SJ Quinney College of Law, University of Utah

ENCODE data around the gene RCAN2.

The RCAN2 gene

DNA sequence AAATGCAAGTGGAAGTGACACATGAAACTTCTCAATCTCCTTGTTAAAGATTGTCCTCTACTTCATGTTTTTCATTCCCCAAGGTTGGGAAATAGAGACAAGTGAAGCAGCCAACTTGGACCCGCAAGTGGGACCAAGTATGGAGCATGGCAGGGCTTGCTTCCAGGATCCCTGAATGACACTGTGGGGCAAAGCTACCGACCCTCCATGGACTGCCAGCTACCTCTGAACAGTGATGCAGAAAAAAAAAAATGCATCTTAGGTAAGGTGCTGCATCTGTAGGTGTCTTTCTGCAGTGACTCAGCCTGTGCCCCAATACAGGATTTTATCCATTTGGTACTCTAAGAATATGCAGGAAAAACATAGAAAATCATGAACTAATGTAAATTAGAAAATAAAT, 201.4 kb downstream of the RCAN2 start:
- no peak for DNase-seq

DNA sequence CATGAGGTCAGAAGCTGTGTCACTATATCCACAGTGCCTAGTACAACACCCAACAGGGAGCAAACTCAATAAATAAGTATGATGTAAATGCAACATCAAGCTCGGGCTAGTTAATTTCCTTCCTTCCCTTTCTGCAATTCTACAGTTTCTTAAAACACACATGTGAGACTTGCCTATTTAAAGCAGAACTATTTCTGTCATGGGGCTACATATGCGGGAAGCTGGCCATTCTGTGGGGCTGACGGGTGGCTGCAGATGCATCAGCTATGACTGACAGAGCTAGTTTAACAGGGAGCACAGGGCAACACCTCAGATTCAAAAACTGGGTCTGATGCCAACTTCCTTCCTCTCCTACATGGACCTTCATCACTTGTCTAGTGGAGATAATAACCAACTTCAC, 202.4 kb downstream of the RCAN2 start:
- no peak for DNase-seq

This Article suggests a novel concept in climate change law and attorney ethics law by proposing that many states’ attorney ethics laws could be interpreted to require, or at least permit, attorneys to disclose client activity relating to greenhouse gas emissions. Every state has some form of ABA Model Rule 1.6(b), either requiring or allowing attorneys to disclose client activities that result in death or substantial bodily harm. This Article asserts that precedent surrounding this disclosure rule indicates that the rule could be applicable to harms caused by greenhouse gas emissions. Attorney disclosures, in turn, could impact a wide swath of greenhouse gas-emitting activities, making it more transparent and, in certain cases, requiring attorneys to counsel cessation of such activities or withdraw from representation. Because climate advocacy organizations are seeking to use all legal tools at their disposal to slow or stop greenhouse gas emissions, attorney ethics law could present an additional strategic tool to try and control greenhouse gas emissions activities. Thus, attorneys from the private sector and in government should be aware of the potential ethical issues they may face when handling greenhouse gas-related legal work.